“We need this time,” William Bridges emphasizes, “...the way that an apple tree needs the cold of winter.”
This stage is necessary to help you gain perspective, becoming comfortable in your own skin. That’s why at Spring Gardens Recovery, we incorporate meditation and mindfulness practices in our clients’ treatment plans. It’s also why we make sure you have solid relationships with our counselors and staff so that you’re supported through this time. Your support group also plays a huge role in helping you navigate your Neutral Zone.
Stage 3: A New Beginning
The Neutral Zone doesn’t last forever. As you approach the end of it, you start to see a future. There is life on the other side of rehab.
Men and women have gone through this journey before. Like them, you'll find ways to redefine yourself and thrive.
Stage 3 is the stage that is most visible because it’s the end of the transition process. It’s full of promise. It's the one we can't even imagine at the beginning.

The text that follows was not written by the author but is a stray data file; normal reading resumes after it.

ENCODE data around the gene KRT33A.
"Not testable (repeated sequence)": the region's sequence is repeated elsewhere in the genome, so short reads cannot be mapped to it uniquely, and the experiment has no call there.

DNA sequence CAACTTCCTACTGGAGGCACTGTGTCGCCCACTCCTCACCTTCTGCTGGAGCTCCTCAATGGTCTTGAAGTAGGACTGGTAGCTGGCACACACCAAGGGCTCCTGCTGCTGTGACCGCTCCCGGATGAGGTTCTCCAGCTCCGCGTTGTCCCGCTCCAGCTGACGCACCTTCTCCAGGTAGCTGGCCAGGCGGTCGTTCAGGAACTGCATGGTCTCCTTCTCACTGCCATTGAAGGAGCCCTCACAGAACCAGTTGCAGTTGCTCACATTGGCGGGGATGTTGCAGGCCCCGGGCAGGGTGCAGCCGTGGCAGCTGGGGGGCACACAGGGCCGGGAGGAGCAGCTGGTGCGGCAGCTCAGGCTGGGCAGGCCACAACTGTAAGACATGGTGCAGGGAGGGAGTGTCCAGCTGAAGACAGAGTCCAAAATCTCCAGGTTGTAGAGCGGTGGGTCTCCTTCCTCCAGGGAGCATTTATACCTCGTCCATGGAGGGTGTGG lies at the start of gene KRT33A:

In Stage 3, together with your family and your support team:
You'll develop strategies for encountering and avoiding triggers.
You'll determine what new skills you'll ne
You'll evaluate your key relationships and decide if and how they can move forward.
Transition is Necessary for Recovery
An effective recovery program doesn’t just give you some skills to stay away from alcohol or drugs. The counselors and staff of a high-quality recovery program recognize the journey that you need to take. They accompany you through it, respecting the fact that it is your unique journey.
At Spring Gardens Recovery, we shape our entire program to support you through this transition.
For many people, it means time at the salon, a massage, a great meal out, or that longed-for vacation.
Most people define self-care as “doing something nice for yourself that helps break up the stress and make you feel good for a while.”
Some people cry “Self-care! I deserve it!” while throwing money around they don't have on things they don't need. Shopping, an expensive meal, or some other "treat" becomes a way to forget their stress for a brief moment.
But when they’re done, the same situation is still there--and with that money gone, the stress level skyrockets.